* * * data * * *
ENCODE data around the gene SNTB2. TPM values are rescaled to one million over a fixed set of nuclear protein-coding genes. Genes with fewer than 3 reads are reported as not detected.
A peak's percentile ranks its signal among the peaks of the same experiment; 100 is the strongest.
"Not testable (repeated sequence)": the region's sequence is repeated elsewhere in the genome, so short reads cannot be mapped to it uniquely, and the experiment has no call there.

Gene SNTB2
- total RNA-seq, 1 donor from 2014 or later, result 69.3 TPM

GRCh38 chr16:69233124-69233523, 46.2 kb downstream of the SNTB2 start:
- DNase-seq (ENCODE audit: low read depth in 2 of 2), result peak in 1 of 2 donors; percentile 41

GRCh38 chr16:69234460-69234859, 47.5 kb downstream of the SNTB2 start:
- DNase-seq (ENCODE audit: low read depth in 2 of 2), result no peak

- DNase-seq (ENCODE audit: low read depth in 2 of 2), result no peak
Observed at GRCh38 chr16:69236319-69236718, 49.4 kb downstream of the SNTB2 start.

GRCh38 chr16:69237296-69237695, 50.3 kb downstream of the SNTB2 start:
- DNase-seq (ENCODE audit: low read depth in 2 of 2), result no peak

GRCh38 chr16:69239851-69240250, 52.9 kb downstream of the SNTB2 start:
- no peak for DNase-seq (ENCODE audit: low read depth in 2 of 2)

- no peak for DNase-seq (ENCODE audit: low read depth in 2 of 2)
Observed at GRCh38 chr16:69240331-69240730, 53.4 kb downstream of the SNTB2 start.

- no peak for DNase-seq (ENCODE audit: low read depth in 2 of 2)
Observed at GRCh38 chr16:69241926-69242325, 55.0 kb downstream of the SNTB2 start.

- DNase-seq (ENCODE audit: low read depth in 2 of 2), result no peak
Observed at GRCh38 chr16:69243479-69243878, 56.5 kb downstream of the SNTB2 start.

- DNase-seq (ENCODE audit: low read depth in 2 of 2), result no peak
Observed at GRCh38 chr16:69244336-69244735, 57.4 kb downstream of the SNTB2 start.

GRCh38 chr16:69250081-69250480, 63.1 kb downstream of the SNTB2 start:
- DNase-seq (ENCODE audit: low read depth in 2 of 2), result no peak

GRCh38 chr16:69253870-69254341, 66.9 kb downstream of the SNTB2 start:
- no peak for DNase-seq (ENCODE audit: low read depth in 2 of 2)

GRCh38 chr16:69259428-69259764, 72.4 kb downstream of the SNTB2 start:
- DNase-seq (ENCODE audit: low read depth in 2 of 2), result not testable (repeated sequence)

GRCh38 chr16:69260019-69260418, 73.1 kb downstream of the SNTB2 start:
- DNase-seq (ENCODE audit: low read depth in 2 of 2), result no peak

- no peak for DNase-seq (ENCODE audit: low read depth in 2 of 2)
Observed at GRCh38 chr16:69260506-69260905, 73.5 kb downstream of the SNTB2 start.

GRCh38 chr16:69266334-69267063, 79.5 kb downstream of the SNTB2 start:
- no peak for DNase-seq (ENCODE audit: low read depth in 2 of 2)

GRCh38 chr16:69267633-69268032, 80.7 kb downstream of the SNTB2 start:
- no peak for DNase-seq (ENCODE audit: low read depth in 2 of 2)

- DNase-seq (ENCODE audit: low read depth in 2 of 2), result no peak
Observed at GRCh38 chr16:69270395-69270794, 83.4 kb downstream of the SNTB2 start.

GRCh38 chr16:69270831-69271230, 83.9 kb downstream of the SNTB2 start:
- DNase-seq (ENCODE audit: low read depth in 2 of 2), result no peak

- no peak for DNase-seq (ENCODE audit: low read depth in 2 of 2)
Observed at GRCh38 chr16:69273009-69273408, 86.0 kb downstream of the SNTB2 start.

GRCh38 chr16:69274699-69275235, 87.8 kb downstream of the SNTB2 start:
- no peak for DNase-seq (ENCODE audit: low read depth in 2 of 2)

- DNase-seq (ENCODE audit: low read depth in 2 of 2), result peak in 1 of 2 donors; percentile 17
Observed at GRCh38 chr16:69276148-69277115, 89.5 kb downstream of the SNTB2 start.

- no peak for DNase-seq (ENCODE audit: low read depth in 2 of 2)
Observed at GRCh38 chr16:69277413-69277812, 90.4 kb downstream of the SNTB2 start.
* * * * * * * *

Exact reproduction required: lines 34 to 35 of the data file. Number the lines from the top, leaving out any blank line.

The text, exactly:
GRCh38 chr16:69266334-69267063, 79.5 kb downstream of the SNTB2 start:
- no peak for DNase-seq (ENCODE audit: low read depth in 2 of 2)